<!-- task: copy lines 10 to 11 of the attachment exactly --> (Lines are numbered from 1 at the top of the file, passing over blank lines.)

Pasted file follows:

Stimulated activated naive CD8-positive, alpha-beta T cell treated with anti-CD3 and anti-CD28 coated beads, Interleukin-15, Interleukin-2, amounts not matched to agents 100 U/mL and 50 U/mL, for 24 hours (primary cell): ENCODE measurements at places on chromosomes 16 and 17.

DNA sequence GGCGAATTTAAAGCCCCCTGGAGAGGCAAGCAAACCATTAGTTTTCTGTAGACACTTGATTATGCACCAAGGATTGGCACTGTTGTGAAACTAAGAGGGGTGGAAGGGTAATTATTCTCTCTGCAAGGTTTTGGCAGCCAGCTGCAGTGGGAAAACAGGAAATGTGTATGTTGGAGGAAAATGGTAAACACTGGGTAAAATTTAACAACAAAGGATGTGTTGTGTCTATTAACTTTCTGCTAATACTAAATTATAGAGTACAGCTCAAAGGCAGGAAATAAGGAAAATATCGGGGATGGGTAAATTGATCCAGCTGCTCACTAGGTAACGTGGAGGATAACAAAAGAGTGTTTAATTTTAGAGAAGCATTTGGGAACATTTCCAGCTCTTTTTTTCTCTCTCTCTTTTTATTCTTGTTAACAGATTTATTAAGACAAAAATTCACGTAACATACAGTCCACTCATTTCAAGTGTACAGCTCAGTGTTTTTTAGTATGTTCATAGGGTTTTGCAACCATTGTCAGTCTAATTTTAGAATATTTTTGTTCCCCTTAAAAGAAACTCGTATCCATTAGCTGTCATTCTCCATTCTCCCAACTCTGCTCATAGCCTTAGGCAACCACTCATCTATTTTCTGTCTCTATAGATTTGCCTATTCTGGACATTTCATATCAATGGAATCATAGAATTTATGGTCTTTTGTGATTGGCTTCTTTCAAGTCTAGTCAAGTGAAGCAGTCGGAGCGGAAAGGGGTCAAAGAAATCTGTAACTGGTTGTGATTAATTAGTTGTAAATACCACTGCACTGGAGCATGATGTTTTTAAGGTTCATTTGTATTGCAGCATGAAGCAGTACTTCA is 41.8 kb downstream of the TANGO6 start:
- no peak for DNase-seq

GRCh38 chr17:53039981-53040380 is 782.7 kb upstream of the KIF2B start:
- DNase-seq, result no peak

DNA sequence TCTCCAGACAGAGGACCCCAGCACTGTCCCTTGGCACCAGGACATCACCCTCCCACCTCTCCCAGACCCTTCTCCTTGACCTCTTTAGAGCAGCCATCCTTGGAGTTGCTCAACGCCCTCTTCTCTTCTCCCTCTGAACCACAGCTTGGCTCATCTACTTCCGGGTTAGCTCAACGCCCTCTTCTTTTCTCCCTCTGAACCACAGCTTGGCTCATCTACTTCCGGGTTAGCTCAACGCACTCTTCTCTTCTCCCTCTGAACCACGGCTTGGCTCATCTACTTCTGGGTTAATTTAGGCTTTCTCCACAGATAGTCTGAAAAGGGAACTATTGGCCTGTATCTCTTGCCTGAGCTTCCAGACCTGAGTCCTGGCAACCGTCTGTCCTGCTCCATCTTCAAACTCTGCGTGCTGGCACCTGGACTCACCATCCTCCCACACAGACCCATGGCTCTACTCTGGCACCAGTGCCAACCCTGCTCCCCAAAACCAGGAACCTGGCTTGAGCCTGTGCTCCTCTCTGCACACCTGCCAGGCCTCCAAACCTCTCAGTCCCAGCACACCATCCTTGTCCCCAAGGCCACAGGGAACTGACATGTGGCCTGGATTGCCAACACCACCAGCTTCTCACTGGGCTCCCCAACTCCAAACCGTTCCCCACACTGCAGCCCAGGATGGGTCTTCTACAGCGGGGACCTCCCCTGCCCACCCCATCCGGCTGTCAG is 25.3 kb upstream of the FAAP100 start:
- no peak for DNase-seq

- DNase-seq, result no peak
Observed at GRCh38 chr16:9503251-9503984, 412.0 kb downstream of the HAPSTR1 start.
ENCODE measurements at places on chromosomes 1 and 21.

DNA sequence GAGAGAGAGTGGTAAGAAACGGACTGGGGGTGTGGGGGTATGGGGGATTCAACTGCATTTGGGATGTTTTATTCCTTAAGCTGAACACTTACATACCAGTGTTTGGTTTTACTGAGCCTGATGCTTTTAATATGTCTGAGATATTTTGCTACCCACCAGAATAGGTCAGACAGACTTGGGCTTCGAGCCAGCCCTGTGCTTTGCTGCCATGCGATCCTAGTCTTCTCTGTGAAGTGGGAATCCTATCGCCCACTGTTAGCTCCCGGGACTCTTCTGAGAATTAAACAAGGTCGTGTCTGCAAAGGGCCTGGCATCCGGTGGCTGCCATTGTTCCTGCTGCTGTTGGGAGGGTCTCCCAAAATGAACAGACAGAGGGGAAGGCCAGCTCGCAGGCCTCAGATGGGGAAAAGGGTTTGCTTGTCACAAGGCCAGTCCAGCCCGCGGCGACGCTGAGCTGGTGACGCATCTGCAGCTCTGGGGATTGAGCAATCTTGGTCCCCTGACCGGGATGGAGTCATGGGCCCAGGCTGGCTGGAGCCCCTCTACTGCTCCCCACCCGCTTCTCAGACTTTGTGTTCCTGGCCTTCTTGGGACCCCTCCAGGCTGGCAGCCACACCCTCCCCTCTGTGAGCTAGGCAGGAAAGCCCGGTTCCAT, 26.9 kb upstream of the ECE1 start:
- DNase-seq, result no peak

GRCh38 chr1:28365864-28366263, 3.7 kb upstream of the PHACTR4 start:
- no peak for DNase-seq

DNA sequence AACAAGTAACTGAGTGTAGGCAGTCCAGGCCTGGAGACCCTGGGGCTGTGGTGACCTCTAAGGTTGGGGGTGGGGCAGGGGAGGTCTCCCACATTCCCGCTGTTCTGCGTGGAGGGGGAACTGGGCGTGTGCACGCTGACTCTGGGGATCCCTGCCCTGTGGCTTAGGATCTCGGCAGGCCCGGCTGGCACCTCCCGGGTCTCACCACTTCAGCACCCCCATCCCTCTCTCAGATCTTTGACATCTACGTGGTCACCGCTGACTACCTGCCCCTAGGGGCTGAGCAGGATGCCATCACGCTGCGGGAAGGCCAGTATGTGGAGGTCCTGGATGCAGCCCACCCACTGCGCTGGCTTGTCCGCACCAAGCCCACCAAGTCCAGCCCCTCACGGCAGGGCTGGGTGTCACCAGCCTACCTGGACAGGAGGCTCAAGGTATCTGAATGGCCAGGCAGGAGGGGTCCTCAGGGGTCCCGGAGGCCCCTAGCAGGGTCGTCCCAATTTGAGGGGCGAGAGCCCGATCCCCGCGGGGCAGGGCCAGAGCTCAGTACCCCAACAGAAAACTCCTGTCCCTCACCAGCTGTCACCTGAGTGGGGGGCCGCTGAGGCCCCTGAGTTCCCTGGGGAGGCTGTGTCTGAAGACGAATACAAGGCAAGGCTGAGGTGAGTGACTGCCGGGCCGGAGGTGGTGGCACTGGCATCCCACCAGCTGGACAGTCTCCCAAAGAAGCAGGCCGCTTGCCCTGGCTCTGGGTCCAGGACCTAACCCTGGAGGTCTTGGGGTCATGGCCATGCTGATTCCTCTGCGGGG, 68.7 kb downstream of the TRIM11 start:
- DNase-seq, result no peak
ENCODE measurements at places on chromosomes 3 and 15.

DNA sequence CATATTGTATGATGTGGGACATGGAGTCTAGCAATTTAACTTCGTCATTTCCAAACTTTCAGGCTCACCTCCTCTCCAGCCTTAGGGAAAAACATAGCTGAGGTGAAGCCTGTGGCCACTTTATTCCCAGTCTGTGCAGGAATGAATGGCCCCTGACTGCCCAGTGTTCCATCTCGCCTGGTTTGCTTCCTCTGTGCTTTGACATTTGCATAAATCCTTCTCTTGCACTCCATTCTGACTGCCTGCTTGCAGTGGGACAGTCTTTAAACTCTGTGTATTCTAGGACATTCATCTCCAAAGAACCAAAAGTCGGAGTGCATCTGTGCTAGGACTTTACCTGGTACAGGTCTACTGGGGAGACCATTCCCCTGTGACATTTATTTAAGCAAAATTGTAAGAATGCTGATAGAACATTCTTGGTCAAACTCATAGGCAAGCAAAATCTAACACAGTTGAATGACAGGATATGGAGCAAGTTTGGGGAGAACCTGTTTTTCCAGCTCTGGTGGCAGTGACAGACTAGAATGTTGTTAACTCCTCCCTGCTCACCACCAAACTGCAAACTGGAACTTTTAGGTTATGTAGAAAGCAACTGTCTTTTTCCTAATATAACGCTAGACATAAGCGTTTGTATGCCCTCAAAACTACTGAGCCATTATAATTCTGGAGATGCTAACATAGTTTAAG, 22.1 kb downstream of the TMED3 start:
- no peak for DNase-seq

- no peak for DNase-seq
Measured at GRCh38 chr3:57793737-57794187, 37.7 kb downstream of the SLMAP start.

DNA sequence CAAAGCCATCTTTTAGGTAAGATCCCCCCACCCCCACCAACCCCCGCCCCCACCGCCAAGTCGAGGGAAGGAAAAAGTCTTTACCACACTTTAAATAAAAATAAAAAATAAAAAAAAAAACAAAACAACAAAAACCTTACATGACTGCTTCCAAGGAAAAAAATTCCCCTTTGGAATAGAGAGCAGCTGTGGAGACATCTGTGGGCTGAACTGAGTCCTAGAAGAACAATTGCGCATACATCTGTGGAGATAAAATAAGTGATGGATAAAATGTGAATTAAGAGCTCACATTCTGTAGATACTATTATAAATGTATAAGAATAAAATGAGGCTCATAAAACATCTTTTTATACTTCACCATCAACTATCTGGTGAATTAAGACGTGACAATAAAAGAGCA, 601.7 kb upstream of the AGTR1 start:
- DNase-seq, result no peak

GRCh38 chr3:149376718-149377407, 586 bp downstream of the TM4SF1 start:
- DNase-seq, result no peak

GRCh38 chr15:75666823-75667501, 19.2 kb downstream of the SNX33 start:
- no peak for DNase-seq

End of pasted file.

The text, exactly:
ENCODE measurements at places on chromosomes 1 and 21.

DNA sequence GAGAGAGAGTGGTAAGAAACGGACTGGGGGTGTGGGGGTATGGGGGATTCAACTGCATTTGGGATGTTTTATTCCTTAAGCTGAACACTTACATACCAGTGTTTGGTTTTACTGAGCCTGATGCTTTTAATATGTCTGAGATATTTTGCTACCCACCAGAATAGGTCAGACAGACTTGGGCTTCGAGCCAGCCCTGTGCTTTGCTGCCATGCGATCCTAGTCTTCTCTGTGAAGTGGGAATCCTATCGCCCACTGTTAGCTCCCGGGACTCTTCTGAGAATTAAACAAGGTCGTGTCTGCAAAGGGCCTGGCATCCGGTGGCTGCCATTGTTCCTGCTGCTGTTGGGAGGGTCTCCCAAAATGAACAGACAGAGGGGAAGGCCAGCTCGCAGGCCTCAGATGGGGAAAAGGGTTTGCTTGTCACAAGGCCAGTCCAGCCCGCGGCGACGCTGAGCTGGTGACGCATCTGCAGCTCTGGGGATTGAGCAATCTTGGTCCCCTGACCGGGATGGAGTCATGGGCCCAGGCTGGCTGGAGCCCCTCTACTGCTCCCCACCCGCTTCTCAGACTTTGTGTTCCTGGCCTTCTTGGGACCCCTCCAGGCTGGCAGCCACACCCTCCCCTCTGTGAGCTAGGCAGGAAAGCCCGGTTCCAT, 26.9 kb upstream of the ECE1 start: